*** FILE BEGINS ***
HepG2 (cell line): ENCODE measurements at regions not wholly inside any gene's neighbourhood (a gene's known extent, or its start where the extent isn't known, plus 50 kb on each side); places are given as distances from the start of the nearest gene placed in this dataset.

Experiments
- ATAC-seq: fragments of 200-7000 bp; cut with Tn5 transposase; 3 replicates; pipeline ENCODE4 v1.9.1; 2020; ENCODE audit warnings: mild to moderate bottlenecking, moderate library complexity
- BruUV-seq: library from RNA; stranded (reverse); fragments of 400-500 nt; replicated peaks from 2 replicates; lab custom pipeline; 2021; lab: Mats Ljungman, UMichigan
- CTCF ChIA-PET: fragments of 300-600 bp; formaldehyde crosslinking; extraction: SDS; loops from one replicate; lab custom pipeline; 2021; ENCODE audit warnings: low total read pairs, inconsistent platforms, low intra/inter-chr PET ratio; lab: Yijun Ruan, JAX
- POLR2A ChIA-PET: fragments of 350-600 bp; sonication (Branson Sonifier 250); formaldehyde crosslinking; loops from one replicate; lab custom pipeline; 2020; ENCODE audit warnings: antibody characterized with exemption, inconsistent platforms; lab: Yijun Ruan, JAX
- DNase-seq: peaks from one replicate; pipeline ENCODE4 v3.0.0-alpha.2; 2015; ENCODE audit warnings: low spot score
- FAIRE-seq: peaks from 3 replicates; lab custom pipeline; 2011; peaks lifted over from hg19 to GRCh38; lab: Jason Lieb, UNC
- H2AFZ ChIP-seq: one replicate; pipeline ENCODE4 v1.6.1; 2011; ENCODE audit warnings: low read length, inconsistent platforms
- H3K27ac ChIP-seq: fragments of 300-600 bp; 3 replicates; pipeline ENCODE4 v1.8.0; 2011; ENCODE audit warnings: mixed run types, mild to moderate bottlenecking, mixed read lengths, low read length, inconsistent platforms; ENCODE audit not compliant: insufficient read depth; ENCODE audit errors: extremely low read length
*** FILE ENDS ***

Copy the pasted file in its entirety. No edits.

HepG2 (cell line): ENCODE measurements at regions not wholly inside any gene's neighbourhood (a gene's known extent, or its start where the extent isn't known, plus 50 kb on each side); places are given as distances from the start of the nearest gene placed in this dataset.

Experiments
- ATAC-seq: fragments of 200-7000 bp; cut with Tn5 transposase; 3 replicates; pipeline ENCODE4 v1.9.1; 2020; ENCODE audit warnings: mild to moderate bottlenecking, moderate library complexity
- BruUV-seq: library from RNA; stranded (reverse); fragments of 400-500 nt; replicated peaks from 2 replicates; lab custom pipeline; 2021; lab: Mats Ljungman, UMichigan
- CTCF ChIA-PET: fragments of 300-600 bp; formaldehyde crosslinking; extraction: SDS; loops from one replicate; lab custom pipeline; 2021; ENCODE audit warnings: low total read pairs, inconsistent platforms, low intra/inter-chr PET ratio; lab: Yijun Ruan, JAX
- POLR2A ChIA-PET: fragments of 350-600 bp; sonication (Branson Sonifier 250); formaldehyde crosslinking; loops from one replicate; lab custom pipeline; 2020; ENCODE audit warnings: antibody characterized with exemption, inconsistent platforms; lab: Yijun Ruan, JAX
- DNase-seq: peaks from one replicate; pipeline ENCODE4 v3.0.0-alpha.2; 2015; ENCODE audit warnings: low spot score
- FAIRE-seq: peaks from 3 replicates; lab custom pipeline; 2011; peaks lifted over from hg19 to GRCh38; lab: Jason Lieb, UNC
- H2AFZ ChIP-seq: one replicate; pipeline ENCODE4 v1.6.1; 2011; ENCODE audit warnings: low read length, inconsistent platforms
- H3K27ac ChIP-seq: fragments of 300-600 bp; 3 replicates; pipeline ENCODE4 v1.8.0; 2011; ENCODE audit warnings: mixed run types, mild to moderate bottlenecking, mixed read lengths, low read length, inconsistent platforms; ENCODE audit not compliant: insufficient read depth; ENCODE audit errors: extremely low read length